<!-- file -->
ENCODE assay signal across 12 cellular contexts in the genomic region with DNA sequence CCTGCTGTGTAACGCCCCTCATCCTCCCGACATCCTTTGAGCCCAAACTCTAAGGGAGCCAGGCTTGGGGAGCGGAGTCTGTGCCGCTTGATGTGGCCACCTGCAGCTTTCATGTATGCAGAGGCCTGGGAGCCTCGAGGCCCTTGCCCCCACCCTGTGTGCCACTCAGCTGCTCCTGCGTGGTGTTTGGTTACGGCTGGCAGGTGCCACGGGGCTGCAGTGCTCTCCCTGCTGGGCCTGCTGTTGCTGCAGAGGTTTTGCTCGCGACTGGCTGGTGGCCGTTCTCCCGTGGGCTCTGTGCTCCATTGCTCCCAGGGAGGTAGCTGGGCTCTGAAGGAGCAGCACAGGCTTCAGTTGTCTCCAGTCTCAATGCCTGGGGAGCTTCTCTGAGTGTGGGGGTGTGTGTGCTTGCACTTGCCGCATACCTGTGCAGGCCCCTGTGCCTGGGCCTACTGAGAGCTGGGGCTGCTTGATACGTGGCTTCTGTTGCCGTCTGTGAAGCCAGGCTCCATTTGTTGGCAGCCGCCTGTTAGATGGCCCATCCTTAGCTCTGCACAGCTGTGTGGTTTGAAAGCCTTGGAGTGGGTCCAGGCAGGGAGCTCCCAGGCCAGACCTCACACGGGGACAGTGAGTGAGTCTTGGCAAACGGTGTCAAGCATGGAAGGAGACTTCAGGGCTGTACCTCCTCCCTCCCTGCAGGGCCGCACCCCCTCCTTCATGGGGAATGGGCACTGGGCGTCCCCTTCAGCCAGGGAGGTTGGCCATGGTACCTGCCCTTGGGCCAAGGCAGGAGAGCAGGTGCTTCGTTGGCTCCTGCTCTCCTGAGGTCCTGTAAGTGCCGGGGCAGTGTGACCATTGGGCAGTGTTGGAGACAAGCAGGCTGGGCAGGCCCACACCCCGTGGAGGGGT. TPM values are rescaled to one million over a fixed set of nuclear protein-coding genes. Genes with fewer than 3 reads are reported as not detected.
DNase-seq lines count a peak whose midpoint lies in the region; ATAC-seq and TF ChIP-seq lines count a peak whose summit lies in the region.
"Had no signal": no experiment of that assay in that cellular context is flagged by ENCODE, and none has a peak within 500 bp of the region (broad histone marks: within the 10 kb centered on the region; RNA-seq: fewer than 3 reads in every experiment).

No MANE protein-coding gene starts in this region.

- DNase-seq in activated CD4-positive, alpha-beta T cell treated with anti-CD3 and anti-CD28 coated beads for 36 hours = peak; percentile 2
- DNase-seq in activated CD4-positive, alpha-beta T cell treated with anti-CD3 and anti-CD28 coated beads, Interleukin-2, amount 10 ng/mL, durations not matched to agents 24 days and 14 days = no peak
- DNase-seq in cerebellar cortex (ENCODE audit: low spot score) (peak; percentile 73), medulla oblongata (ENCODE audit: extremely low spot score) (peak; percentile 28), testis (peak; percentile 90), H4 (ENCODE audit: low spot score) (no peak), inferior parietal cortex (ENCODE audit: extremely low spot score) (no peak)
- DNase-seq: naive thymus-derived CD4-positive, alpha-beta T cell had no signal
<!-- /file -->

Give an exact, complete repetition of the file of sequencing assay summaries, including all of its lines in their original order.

ENCODE assay signal across 12 cellular contexts in the genomic region with DNA sequence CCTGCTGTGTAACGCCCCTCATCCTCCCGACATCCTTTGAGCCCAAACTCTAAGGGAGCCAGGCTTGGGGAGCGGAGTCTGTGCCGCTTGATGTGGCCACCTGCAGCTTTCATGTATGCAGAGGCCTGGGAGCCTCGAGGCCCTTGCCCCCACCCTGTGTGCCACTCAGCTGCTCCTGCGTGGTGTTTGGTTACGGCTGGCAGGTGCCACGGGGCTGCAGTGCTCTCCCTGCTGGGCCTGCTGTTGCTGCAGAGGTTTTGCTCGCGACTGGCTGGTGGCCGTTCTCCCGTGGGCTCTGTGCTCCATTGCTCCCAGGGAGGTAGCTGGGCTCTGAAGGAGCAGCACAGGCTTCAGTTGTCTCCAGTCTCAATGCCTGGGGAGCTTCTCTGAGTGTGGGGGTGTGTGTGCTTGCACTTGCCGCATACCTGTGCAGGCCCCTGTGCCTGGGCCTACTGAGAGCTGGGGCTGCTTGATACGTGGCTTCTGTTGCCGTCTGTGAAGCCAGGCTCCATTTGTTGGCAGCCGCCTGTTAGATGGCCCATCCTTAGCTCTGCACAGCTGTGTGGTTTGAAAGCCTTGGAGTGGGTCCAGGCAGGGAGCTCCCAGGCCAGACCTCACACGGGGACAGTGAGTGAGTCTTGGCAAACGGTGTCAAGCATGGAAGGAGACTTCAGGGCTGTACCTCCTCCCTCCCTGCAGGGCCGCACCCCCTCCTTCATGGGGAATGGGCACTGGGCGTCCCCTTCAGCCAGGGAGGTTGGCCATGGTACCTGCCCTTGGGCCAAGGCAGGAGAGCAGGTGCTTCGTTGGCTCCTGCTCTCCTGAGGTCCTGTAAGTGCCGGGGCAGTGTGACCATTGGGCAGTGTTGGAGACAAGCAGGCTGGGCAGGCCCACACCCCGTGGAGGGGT. TPM values are rescaled to one million over a fixed set of nuclear protein-coding genes. Genes with fewer than 3 reads are reported as not detected.
DNase-seq lines count a peak whose midpoint lies in the region; ATAC-seq and TF ChIP-seq lines count a peak whose summit lies in the region.
"Had no signal": no experiment of that assay in that cellular context is flagged by ENCODE, and none has a peak within 500 bp of the region (broad histone marks: within the 10 kb centered on the region; RNA-seq: fewer than 3 reads in every experiment).

No MANE protein-coding gene starts in this region.

- DNase-seq in activated CD4-positive, alpha-beta T cell treated with anti-CD3 and anti-CD28 coated beads for 36 hours = peak; percentile 2
- DNase-seq in activated CD4-positive, alpha-beta T cell treated with anti-CD3 and anti-CD28 coated beads, Interleukin-2, amount 10 ng/mL, durations not matched to agents 24 days and 14 days = no peak
- DNase-seq in cerebellar cortex (ENCODE audit: low spot score) (peak; percentile 73), medulla oblongata (ENCODE audit: extremely low spot score) (peak; percentile 28), testis (peak; percentile 90), H4 (ENCODE audit: low spot score) (no peak), inferior parietal cortex (ENCODE audit: extremely low spot score) (no peak)
- DNase-seq: naive thymus-derived CD4-positive, alpha-beta T cell had no signal